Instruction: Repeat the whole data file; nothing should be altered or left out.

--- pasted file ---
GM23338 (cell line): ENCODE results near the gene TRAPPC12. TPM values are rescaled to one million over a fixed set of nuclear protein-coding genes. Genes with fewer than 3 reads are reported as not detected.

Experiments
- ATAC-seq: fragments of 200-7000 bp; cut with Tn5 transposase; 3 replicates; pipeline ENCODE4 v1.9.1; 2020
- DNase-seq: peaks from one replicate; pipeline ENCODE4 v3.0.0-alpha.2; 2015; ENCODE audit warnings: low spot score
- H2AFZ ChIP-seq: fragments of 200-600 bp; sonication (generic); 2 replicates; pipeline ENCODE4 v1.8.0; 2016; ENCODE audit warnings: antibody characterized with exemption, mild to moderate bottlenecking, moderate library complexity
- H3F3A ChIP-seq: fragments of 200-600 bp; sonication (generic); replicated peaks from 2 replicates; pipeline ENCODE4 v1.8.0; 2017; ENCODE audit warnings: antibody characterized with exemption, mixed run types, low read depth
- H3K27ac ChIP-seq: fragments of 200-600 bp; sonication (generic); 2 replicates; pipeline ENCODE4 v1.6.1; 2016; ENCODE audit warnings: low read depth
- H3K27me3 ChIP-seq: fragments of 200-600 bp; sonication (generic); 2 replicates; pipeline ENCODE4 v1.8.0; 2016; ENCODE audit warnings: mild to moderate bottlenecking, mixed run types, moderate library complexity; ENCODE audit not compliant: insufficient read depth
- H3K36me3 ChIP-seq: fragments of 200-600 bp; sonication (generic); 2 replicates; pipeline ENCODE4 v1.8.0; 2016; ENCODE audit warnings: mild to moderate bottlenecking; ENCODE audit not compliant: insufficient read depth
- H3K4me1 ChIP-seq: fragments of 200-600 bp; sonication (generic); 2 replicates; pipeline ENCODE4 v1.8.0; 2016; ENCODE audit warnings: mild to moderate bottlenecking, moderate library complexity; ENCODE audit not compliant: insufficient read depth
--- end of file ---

GM23338 (cell line): ENCODE results near the gene TRAPPC12. TPM values are rescaled to one million over a fixed set of nuclear protein-coding genes. Genes with fewer than 3 reads are reported as not detected.

Experiments
- ATAC-seq: fragments of 200-7000 bp; cut with Tn5 transposase; 3 replicates; pipeline ENCODE4 v1.9.1; 2020
- DNase-seq: peaks from one replicate; pipeline ENCODE4 v3.0.0-alpha.2; 2015; ENCODE audit warnings: low spot score
- H2AFZ ChIP-seq: fragments of 200-600 bp; sonication (generic); 2 replicates; pipeline ENCODE4 v1.8.0; 2016; ENCODE audit warnings: antibody characterized with exemption, mild to moderate bottlenecking, moderate library complexity
- H3F3A ChIP-seq: fragments of 200-600 bp; sonication (generic); replicated peaks from 2 replicates; pipeline ENCODE4 v1.8.0; 2017; ENCODE audit warnings: antibody characterized with exemption, mixed run types, low read depth
- H3K27ac ChIP-seq: fragments of 200-600 bp; sonication (generic); 2 replicates; pipeline ENCODE4 v1.6.1; 2016; ENCODE audit warnings: low read depth
- H3K27me3 ChIP-seq: fragments of 200-600 bp; sonication (generic); 2 replicates; pipeline ENCODE4 v1.8.0; 2016; ENCODE audit warnings: mild to moderate bottlenecking, mixed run types, moderate library complexity; ENCODE audit not compliant: insufficient read depth
- H3K36me3 ChIP-seq: fragments of 200-600 bp; sonication (generic); 2 replicates; pipeline ENCODE4 v1.8.0; 2016; ENCODE audit warnings: mild to moderate bottlenecking; ENCODE audit not compliant: insufficient read depth
- H3K4me1 ChIP-seq: fragments of 200-600 bp; sonication (generic); 2 replicates; pipeline ENCODE4 v1.8.0; 2016; ENCODE audit warnings: mild to moderate bottlenecking, moderate library complexity; ENCODE audit not compliant: insufficient read depth